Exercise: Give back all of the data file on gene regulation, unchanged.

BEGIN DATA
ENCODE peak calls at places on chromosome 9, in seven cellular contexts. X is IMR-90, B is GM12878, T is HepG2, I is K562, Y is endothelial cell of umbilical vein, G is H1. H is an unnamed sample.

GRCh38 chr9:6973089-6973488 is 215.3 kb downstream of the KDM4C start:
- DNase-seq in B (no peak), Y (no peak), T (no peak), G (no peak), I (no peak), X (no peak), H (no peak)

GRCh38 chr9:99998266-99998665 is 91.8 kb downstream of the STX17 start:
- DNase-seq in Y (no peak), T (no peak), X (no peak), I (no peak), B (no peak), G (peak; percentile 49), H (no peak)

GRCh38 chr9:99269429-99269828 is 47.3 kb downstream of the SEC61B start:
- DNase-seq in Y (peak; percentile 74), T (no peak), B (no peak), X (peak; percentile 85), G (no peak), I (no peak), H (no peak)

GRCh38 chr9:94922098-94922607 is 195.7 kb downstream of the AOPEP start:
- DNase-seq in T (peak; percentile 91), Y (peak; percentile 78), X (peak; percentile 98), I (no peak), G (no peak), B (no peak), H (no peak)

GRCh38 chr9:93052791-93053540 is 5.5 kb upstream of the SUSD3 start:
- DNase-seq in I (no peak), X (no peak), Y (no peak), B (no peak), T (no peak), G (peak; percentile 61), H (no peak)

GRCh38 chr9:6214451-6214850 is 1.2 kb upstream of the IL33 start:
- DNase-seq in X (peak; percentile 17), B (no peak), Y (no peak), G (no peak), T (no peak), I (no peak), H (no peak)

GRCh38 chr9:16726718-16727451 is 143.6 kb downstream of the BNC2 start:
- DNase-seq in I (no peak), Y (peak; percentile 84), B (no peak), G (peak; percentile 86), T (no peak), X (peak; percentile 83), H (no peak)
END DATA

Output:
ENCODE peak calls at places on chromosome 9, in seven cellular contexts. X is IMR-90, B is GM12878, T is HepG2, I is K562, Y is endothelial cell of umbilical vein, G is H1. H is an unnamed sample.

GRCh38 chr9:6973089-6973488 is 215.3 kb downstream of the KDM4C start:
- DNase-seq in B (no peak), Y (no peak), T (no peak), G (no peak), I (no peak), X (no peak), H (no peak)

GRCh38 chr9:99998266-99998665 is 91.8 kb downstream of the STX17 start:
- DNase-seq in Y (no peak), T (no peak), X (no peak), I (no peak), B (no peak), G (peak; percentile 49), H (no peak)

GRCh38 chr9:99269429-99269828 is 47.3 kb downstream of the SEC61B start:
- DNase-seq in Y (peak; percentile 74), T (no peak), B (no peak), X (peak; percentile 85), G (no peak), I (no peak), H (no peak)

GRCh38 chr9:94922098-94922607 is 195.7 kb downstream of the AOPEP start:
- DNase-seq in T (peak; percentile 91), Y (peak; percentile 78), X (peak; percentile 98), I (no peak), G (no peak), B (no peak), H (no peak)

GRCh38 chr9:93052791-93053540 is 5.5 kb upstream of the SUSD3 start:
- DNase-seq in I (no peak), X (no peak), Y (no peak), B (no peak), T (no peak), G (peak; percentile 61), H (no peak)

GRCh38 chr9:6214451-6214850 is 1.2 kb upstream of the IL33 start:
- DNase-seq in X (peak; percentile 17), B (no peak), Y (no peak), G (no peak), T (no peak), I (no peak), H (no peak)

GRCh38 chr9:16726718-16727451 is 143.6 kb downstream of the BNC2 start:
- DNase-seq in I (no peak), Y (peak; percentile 84), B (no peak), G (peak; percentile 86), T (no peak), X (peak; percentile 83), H (no peak)